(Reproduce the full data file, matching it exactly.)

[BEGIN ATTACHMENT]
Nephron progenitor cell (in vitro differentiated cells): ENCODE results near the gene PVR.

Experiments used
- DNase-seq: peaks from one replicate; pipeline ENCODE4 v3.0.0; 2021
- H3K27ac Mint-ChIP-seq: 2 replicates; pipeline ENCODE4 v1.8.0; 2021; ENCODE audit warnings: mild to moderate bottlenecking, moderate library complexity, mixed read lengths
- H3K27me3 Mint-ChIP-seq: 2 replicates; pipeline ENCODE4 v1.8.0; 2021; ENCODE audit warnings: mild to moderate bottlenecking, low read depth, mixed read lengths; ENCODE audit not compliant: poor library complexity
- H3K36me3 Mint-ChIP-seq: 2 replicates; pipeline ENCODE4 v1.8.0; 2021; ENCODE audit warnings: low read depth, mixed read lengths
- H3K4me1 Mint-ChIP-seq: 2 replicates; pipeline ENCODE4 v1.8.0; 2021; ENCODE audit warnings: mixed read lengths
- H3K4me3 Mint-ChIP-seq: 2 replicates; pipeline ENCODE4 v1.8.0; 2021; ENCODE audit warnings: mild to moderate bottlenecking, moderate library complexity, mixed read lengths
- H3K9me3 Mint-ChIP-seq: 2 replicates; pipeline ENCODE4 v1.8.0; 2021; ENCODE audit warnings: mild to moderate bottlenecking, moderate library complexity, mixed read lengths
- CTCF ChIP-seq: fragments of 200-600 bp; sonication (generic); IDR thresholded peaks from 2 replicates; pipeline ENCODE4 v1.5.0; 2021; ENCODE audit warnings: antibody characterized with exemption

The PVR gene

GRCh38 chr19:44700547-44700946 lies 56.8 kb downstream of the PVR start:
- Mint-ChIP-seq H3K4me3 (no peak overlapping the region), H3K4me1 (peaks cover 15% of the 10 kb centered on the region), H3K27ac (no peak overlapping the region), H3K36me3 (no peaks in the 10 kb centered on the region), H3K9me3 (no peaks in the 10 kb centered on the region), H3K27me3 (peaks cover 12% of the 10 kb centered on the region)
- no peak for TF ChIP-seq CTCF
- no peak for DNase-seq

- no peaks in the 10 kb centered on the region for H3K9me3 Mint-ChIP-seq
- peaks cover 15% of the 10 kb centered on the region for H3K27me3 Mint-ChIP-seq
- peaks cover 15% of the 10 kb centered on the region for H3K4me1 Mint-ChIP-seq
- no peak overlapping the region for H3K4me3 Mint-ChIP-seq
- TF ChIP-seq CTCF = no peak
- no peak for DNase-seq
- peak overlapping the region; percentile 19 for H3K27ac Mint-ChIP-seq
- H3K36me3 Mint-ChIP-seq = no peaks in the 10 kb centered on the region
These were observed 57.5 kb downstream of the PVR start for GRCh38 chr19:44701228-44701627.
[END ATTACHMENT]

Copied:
Nephron progenitor cell (in vitro differentiated cells): ENCODE results near the gene PVR.

Experiments used
- DNase-seq: peaks from one replicate; pipeline ENCODE4 v3.0.0; 2021
- H3K27ac Mint-ChIP-seq: 2 replicates; pipeline ENCODE4 v1.8.0; 2021; ENCODE audit warnings: mild to moderate bottlenecking, moderate library complexity, mixed read lengths
- H3K27me3 Mint-ChIP-seq: 2 replicates; pipeline ENCODE4 v1.8.0; 2021; ENCODE audit warnings: mild to moderate bottlenecking, low read depth, mixed read lengths; ENCODE audit not compliant: poor library complexity
- H3K36me3 Mint-ChIP-seq: 2 replicates; pipeline ENCODE4 v1.8.0; 2021; ENCODE audit warnings: low read depth, mixed read lengths
- H3K4me1 Mint-ChIP-seq: 2 replicates; pipeline ENCODE4 v1.8.0; 2021; ENCODE audit warnings: mixed read lengths
- H3K4me3 Mint-ChIP-seq: 2 replicates; pipeline ENCODE4 v1.8.0; 2021; ENCODE audit warnings: mild to moderate bottlenecking, moderate library complexity, mixed read lengths
- H3K9me3 Mint-ChIP-seq: 2 replicates; pipeline ENCODE4 v1.8.0; 2021; ENCODE audit warnings: mild to moderate bottlenecking, moderate library complexity, mixed read lengths
- CTCF ChIP-seq: fragments of 200-600 bp; sonication (generic); IDR thresholded peaks from 2 replicates; pipeline ENCODE4 v1.5.0; 2021; ENCODE audit warnings: antibody characterized with exemption

The PVR gene

GRCh38 chr19:44700547-44700946 lies 56.8 kb downstream of the PVR start:
- Mint-ChIP-seq H3K4me3 (no peak overlapping the region), H3K4me1 (peaks cover 15% of the 10 kb centered on the region), H3K27ac (no peak overlapping the region), H3K36me3 (no peaks in the 10 kb centered on the region), H3K9me3 (no peaks in the 10 kb centered on the region), H3K27me3 (peaks cover 12% of the 10 kb centered on the region)
- no peak for TF ChIP-seq CTCF
- no peak for DNase-seq

- no peaks in the 10 kb centered on the region for H3K9me3 Mint-ChIP-seq
- peaks cover 15% of the 10 kb centered on the region for H3K27me3 Mint-ChIP-seq
- peaks cover 15% of the 10 kb centered on the region for H3K4me1 Mint-ChIP-seq
- no peak overlapping the region for H3K4me3 Mint-ChIP-seq
- TF ChIP-seq CTCF = no peak
- no peak for DNase-seq
- peak overlapping the region; percentile 19 for H3K27ac Mint-ChIP-seq
- H3K36me3 Mint-ChIP-seq = no peaks in the 10 kb centered on the region
These were observed 57.5 kb downstream of the PVR start for GRCh38 chr19:44701228-44701627.